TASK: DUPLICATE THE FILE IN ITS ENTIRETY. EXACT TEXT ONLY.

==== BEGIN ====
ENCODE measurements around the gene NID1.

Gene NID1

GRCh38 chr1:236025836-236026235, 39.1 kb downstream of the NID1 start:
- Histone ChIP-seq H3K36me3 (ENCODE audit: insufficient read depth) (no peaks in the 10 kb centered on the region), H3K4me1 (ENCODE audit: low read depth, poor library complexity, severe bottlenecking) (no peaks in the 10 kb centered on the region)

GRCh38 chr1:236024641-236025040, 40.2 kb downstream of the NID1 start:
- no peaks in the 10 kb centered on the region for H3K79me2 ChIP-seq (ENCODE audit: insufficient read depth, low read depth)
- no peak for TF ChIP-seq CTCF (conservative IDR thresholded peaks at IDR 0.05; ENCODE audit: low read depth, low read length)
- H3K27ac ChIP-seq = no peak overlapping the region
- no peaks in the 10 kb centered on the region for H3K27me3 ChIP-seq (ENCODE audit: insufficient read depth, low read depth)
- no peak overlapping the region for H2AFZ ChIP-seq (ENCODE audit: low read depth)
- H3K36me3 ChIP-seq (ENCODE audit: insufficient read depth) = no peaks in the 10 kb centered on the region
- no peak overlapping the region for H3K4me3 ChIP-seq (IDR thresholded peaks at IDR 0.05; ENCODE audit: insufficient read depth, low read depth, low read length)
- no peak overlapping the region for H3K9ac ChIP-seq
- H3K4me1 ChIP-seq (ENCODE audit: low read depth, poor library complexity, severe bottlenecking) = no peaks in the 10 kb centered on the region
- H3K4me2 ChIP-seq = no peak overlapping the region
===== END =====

ENCODE measurements around the gene NID1.

Gene NID1

GRCh38 chr1:236025836-236026235, 39.1 kb downstream of the NID1 start:
- Histone ChIP-seq H3K36me3 (ENCODE audit: insufficient read depth) (no peaks in the 10 kb centered on the region), H3K4me1 (ENCODE audit: low read depth, poor library complexity, severe bottlenecking) (no peaks in the 10 kb centered on the region)

GRCh38 chr1:236024641-236025040, 40.2 kb downstream of the NID1 start:
- no peaks in the 10 kb centered on the region for H3K79me2 ChIP-seq (ENCODE audit: insufficient read depth, low read depth)
- no peak for TF ChIP-seq CTCF (conservative IDR thresholded peaks at IDR 0.05; ENCODE audit: low read depth, low read length)
- H3K27ac ChIP-seq = no peak overlapping the region
- no peaks in the 10 kb centered on the region for H3K27me3 ChIP-seq (ENCODE audit: insufficient read depth, low read depth)
- no peak overlapping the region for H2AFZ ChIP-seq (ENCODE audit: low read depth)
- H3K36me3 ChIP-seq (ENCODE audit: insufficient read depth) = no peaks in the 10 kb centered on the region
- no peak overlapping the region for H3K4me3 ChIP-seq (IDR thresholded peaks at IDR 0.05; ENCODE audit: insufficient read depth, low read depth, low read length)
- no peak overlapping the region for H3K9ac ChIP-seq
- H3K4me1 ChIP-seq (ENCODE audit: low read depth, poor library complexity, severe bottlenecking) = no peaks in the 10 kb centered on the region
- H3K4me2 ChIP-seq = no peak overlapping the region